The Roar
The Roar


A-League should fish where the fish are

The Wanderers are an A-League success story. (AAP Image/ Julian Smith)
Roar Rookie
9th March, 2018

The last time the A-League expanded, by two teams, it was mired in the ‘one city, one team’ policy and was expanding to enhance the World Cup bid rather than the A-League itself.

This time around, there are great success stories like the Western Sydney Wanderers that show what can be achieved through expansion.

The Wanderers highlight the ability to tap into passion for the game, as well as the huge population and participant numbers. There are currently 1.1 million players in this country, according to the Australian Sports Commission, making it the highest participation sport.

In NSW, there are around 250,000 club based (not school) participants and almost 50 per cent of all participants are in this state. Most are in Sydney, where there are huge associations in the Sutherland Shire, Northern Beaches and South Western Sydney. Each of those areas has around 25,000 registered participants and they have ready-made stadiums.

David Gallop is often quoted saying that they should “fish where the fish are”, which is probably translated to the FFA’s stated aim of “connecting participants to fans”. If this is a guide, then surely they would be looking at one of these areas for a third Sydney team?

[latest_videos_strip category=”football” name=”Football”]

A new license should also consider that 60 per cent of the population lives in Sydney, Melbourne and Brisbane. This means that the major commercial centres for sponsorship and advertising revenues exist in these cities and broadcasters like teams from these areas.

This is important, as the current broadcast deal is worth around $50 million per year and more people watching will grow this.

Major codes like the AFL realise these commercial realities, so went to western Sydney instead of Tasmania when they expanded. According to the 2016 census, western Sydney and southeast Melbourne will be their own major cities by 2035. They are growing at faster rates than anywhere else in the country.


Southeast Melbourne have almost 20,000 participants, big NPL clubs already there and a population of over 1 million. They’re far enough away from Victory and Melbourne City that they wouldn’t eat into one another’s turf. They just need a stadium. If they could pull this off, they could be another Wanderers.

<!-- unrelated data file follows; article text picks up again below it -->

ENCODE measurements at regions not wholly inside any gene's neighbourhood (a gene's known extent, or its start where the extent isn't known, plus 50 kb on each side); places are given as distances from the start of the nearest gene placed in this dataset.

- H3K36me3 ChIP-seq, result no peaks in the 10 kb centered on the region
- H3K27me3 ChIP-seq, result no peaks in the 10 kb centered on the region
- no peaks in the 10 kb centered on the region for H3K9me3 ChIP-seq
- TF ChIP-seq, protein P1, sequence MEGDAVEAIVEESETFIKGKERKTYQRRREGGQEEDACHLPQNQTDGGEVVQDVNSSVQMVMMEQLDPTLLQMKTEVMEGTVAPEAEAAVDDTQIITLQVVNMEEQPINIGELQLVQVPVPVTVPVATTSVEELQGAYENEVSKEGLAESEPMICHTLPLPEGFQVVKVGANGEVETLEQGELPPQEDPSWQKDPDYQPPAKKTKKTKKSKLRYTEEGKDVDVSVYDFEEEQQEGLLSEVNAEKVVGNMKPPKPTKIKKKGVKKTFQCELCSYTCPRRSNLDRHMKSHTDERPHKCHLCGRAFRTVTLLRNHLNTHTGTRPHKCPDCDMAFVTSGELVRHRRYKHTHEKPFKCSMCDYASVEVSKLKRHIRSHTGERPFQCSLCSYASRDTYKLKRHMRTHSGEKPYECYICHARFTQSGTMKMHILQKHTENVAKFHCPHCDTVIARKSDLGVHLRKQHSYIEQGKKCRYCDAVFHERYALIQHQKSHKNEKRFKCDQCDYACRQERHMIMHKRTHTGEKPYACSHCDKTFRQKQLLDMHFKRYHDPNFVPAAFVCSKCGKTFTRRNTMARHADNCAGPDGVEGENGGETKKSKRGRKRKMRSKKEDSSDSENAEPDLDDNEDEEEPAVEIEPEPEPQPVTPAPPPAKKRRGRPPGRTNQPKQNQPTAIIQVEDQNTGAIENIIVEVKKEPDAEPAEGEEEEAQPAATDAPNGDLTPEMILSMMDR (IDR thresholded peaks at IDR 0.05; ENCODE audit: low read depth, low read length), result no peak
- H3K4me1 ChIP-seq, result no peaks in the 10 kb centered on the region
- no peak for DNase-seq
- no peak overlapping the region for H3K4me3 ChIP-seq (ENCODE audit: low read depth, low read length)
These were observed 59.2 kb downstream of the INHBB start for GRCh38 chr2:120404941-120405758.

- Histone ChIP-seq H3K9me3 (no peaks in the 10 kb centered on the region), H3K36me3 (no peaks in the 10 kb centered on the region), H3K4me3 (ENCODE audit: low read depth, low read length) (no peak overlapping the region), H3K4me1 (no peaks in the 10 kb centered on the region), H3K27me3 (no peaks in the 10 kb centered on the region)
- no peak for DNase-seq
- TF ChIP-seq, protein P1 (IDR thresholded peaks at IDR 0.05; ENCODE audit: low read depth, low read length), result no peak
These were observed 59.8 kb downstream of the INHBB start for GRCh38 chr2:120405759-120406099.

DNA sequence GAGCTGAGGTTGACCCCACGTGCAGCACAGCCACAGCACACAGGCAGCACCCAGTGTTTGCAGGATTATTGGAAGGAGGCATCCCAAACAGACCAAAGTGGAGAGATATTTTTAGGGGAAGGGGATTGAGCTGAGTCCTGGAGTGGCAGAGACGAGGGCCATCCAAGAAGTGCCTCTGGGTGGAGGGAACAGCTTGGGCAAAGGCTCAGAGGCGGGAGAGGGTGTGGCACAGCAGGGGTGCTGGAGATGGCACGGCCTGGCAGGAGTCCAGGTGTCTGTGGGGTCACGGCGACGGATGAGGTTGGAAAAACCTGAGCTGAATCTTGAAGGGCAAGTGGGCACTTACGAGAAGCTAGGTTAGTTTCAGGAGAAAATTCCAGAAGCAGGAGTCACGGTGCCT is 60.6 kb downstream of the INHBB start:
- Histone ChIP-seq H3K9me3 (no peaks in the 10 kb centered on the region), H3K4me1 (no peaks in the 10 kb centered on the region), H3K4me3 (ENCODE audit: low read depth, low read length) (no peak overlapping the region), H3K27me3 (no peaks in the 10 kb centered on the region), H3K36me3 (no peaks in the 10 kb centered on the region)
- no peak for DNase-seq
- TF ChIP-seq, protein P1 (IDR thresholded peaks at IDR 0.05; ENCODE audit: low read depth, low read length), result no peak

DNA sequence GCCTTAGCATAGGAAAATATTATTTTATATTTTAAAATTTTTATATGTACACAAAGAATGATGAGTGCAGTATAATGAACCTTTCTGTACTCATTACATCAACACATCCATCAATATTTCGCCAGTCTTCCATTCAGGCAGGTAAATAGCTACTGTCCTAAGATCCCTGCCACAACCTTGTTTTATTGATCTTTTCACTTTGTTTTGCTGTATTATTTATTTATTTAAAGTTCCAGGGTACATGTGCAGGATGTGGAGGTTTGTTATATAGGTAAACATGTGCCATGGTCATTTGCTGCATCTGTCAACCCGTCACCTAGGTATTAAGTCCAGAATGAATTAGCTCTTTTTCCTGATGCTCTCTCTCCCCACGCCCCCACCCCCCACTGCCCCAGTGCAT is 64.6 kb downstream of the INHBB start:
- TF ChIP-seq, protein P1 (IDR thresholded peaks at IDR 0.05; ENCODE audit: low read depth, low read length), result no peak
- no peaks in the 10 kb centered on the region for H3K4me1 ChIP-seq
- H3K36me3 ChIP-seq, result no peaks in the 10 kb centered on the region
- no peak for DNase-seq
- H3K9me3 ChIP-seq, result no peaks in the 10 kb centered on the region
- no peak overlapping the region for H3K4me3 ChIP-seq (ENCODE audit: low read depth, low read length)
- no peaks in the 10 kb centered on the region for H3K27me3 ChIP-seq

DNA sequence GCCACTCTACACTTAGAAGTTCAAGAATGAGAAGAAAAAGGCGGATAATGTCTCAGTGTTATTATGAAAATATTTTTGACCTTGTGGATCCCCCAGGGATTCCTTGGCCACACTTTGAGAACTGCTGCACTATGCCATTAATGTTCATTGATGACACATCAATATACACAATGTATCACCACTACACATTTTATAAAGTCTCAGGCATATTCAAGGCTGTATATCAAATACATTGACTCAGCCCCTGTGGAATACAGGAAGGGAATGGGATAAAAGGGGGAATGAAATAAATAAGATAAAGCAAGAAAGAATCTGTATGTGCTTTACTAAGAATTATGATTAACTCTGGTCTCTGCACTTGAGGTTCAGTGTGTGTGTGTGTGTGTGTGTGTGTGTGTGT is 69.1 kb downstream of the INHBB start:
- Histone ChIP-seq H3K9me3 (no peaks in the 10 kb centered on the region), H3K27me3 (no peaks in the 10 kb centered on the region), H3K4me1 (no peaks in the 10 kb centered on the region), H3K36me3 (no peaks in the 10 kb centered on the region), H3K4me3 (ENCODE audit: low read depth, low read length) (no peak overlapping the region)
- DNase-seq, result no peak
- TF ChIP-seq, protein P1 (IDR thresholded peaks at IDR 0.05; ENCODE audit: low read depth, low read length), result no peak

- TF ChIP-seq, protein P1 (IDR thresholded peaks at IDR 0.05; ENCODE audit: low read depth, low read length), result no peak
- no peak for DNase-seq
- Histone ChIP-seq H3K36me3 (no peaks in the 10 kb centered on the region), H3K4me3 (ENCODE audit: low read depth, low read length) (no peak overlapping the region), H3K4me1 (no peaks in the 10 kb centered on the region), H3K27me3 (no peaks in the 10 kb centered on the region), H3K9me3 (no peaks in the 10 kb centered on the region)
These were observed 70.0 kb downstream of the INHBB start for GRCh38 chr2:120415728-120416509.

Brisbane is surely due for another team. There are participation numbers of around 40,000 and the Brisbane Roar haven’t done a great job tapping into this.

It’s a growth city too, with well over 2 million residents. Stadia is a notorious issue – there is nothing worse than watching the Roar play at a cavernous Suncorp. Does Brisbane have the football passion, or is it the heartland for the rugby codes?

The only other place that the FFA should look at is Canberra. The head of the A-League, Greg O’Rourke is on record saying that expansion would be “on the eastern seaboard”. Does this include Canberra?

The ACT has produced great players in recent years, but it’s not that big a place – only about 400,000. Both their current professional sports teams struggle commercially and their stadium needs upgrading. They do have large numbers of participants, no major summer competitors and some prestige of being the capital, but there must be better options ahead of them.

The other aspect to consider is derbies, which are now the lifeblood of the league and we need more of them. A new Sydney and Melbourne team would create around six additional derbies per city. A new Brisbane team would add three. Canberra wouldn’t add any.

If the FFA were bold, they could bring in a club from all three major cities by removing Wellington. This would provide more derbies, more quality and provide pathways for Australian players.